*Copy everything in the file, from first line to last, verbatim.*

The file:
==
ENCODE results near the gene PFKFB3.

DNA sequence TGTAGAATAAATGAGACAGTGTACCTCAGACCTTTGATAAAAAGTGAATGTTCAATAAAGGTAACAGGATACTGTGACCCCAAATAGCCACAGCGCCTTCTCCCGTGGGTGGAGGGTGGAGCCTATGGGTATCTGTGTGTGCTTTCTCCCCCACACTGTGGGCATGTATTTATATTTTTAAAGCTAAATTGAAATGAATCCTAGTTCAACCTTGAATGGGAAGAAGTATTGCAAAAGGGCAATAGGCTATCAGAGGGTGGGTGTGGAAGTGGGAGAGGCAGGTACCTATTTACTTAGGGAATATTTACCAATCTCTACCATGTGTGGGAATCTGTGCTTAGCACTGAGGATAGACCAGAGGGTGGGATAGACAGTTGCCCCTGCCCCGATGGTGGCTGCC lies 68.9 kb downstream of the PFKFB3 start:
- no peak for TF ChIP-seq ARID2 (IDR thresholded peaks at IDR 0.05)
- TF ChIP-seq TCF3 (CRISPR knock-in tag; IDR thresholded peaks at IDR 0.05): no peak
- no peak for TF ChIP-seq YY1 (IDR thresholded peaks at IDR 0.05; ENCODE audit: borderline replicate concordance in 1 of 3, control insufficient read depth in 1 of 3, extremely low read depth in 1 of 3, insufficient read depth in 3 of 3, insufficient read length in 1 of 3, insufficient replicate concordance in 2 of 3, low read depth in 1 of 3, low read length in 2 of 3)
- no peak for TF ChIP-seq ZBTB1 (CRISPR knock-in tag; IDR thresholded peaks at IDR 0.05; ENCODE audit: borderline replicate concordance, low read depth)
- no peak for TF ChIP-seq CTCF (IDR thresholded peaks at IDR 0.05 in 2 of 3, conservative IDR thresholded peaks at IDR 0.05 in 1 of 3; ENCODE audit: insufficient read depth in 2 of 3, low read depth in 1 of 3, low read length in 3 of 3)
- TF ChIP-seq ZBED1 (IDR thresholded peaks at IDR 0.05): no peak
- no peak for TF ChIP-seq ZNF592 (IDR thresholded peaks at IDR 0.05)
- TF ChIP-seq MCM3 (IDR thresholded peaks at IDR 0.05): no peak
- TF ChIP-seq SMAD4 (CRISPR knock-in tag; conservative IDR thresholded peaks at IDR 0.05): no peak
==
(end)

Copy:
ENCODE results near the gene PFKFB3.

DNA sequence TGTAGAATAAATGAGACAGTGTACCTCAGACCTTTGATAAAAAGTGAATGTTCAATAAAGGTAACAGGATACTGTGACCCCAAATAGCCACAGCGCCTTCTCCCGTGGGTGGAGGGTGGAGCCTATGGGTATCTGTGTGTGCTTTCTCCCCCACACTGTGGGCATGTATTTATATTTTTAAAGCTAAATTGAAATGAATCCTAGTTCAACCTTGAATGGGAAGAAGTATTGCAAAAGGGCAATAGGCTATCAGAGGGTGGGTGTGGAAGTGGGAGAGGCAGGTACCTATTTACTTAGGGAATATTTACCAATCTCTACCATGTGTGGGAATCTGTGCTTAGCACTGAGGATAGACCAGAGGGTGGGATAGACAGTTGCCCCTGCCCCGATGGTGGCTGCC lies 68.9 kb downstream of the PFKFB3 start:
- no peak for TF ChIP-seq ARID2 (IDR thresholded peaks at IDR 0.05)
- TF ChIP-seq TCF3 (CRISPR knock-in tag; IDR thresholded peaks at IDR 0.05): no peak
- no peak for TF ChIP-seq YY1 (IDR thresholded peaks at IDR 0.05; ENCODE audit: borderline replicate concordance in 1 of 3, control insufficient read depth in 1 of 3, extremely low read depth in 1 of 3, insufficient read depth in 3 of 3, insufficient read length in 1 of 3, insufficient replicate concordance in 2 of 3, low read depth in 1 of 3, low read length in 2 of 3)
- no peak for TF ChIP-seq ZBTB1 (CRISPR knock-in tag; IDR thresholded peaks at IDR 0.05; ENCODE audit: borderline replicate concordance, low read depth)
- no peak for TF ChIP-seq CTCF (IDR thresholded peaks at IDR 0.05 in 2 of 3, conservative IDR thresholded peaks at IDR 0.05 in 1 of 3; ENCODE audit: insufficient read depth in 2 of 3, low read depth in 1 of 3, low read length in 3 of 3)
- TF ChIP-seq ZBED1 (IDR thresholded peaks at IDR 0.05): no peak
- no peak for TF ChIP-seq ZNF592 (IDR thresholded peaks at IDR 0.05)
- TF ChIP-seq MCM3 (IDR thresholded peaks at IDR 0.05): no peak
- TF ChIP-seq SMAD4 (CRISPR knock-in tag; conservative IDR thresholded peaks at IDR 0.05): no peak